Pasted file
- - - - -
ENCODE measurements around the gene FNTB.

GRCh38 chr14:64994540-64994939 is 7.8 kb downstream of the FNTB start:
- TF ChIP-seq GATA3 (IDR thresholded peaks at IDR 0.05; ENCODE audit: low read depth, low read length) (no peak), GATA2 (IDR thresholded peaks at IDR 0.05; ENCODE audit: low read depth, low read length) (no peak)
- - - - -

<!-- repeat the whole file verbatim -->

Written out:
ENCODE measurements around the gene FNTB.

GRCh38 chr14:64994540-64994939 is 7.8 kb downstream of the FNTB start:
- TF ChIP-seq GATA3 (IDR thresholded peaks at IDR 0.05; ENCODE audit: low read depth, low read length) (no peak), GATA2 (IDR thresholded peaks at IDR 0.05; ENCODE audit: low read depth, low read length) (no peak)